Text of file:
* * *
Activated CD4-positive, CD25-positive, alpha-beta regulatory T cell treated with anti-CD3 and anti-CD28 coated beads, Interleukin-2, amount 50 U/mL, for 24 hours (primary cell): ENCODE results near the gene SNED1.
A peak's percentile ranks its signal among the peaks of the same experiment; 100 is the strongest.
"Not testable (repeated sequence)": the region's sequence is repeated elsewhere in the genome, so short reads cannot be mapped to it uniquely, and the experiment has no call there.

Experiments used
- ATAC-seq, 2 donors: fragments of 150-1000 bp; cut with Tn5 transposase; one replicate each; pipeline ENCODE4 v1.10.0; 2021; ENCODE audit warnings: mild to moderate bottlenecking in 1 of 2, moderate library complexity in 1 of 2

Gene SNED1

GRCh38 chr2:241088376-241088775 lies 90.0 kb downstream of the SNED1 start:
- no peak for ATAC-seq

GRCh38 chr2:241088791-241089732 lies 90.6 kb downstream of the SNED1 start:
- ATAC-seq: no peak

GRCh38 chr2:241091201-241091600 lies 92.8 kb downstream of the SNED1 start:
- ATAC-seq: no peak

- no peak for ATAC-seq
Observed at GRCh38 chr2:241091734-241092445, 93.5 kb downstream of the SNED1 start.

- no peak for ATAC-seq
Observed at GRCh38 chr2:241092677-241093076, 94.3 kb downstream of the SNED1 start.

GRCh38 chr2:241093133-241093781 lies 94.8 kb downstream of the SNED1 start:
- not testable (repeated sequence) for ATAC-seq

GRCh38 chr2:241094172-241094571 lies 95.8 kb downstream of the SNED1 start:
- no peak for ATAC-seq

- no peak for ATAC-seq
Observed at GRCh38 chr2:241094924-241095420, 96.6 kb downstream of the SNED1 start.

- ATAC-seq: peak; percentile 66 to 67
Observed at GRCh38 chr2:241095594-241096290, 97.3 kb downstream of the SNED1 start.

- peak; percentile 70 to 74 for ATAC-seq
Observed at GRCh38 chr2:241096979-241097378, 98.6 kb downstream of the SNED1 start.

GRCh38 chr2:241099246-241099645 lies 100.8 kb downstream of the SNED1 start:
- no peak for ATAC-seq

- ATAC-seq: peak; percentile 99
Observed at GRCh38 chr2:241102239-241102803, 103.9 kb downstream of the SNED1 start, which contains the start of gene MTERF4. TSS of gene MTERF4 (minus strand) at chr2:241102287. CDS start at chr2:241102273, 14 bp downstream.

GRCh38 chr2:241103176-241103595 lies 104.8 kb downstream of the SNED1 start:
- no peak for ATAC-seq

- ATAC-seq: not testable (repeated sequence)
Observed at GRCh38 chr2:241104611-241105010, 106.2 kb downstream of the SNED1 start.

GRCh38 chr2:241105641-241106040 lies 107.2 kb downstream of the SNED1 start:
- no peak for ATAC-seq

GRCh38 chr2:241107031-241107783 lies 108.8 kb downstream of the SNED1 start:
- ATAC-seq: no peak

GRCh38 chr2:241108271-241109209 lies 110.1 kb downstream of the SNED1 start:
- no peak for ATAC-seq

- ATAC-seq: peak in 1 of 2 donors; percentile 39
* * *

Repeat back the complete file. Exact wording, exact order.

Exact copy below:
Activated CD4-positive, CD25-positive, alpha-beta regulatory T cell treated with anti-CD3 and anti-CD28 coated beads, Interleukin-2, amount 50 U/mL, for 24 hours (primary cell): ENCODE results near the gene SNED1.
A peak's percentile ranks its signal among the peaks of the same experiment; 100 is the strongest.
"Not testable (repeated sequence)": the region's sequence is repeated elsewhere in the genome, so short reads cannot be mapped to it uniquely, and the experiment has no call there.

Experiments used
- ATAC-seq, 2 donors: fragments of 150-1000 bp; cut with Tn5 transposase; one replicate each; pipeline ENCODE4 v1.10.0; 2021; ENCODE audit warnings: mild to moderate bottlenecking in 1 of 2, moderate library complexity in 1 of 2

Gene SNED1

GRCh38 chr2:241088376-241088775 lies 90.0 kb downstream of the SNED1 start:
- no peak for ATAC-seq

GRCh38 chr2:241088791-241089732 lies 90.6 kb downstream of the SNED1 start:
- ATAC-seq: no peak

GRCh38 chr2:241091201-241091600 lies 92.8 kb downstream of the SNED1 start:
- ATAC-seq: no peak

- no peak for ATAC-seq
Observed at GRCh38 chr2:241091734-241092445, 93.5 kb downstream of the SNED1 start.

- no peak for ATAC-seq
Observed at GRCh38 chr2:241092677-241093076, 94.3 kb downstream of the SNED1 start.

GRCh38 chr2:241093133-241093781 lies 94.8 kb downstream of the SNED1 start:
- not testable (repeated sequence) for ATAC-seq

GRCh38 chr2:241094172-241094571 lies 95.8 kb downstream of the SNED1 start:
- no peak for ATAC-seq

- no peak for ATAC-seq
Observed at GRCh38 chr2:241094924-241095420, 96.6 kb downstream of the SNED1 start.

- ATAC-seq: peak; percentile 66 to 67
Observed at GRCh38 chr2:241095594-241096290, 97.3 kb downstream of the SNED1 start.

- peak; percentile 70 to 74 for ATAC-seq
Observed at GRCh38 chr2:241096979-241097378, 98.6 kb downstream of the SNED1 start.

GRCh38 chr2:241099246-241099645 lies 100.8 kb downstream of the SNED1 start:
- no peak for ATAC-seq

- ATAC-seq: peak; percentile 99
Observed at GRCh38 chr2:241102239-241102803, 103.9 kb downstream of the SNED1 start, which contains the start of gene MTERF4. TSS of gene MTERF4 (minus strand) at chr2:241102287. CDS start at chr2:241102273, 14 bp downstream.

GRCh38 chr2:241103176-241103595 lies 104.8 kb downstream of the SNED1 start:
- no peak for ATAC-seq

- ATAC-seq: not testable (repeated sequence)
Observed at GRCh38 chr2:241104611-241105010, 106.2 kb downstream of the SNED1 start.

GRCh38 chr2:241105641-241106040 lies 107.2 kb downstream of the SNED1 start:
- no peak for ATAC-seq

GRCh38 chr2:241107031-241107783 lies 108.8 kb downstream of the SNED1 start:
- ATAC-seq: no peak

GRCh38 chr2:241108271-241109209 lies 110.1 kb downstream of the SNED1 start:
- no peak for ATAC-seq

- ATAC-seq: peak in 1 of 2 donors; percentile 39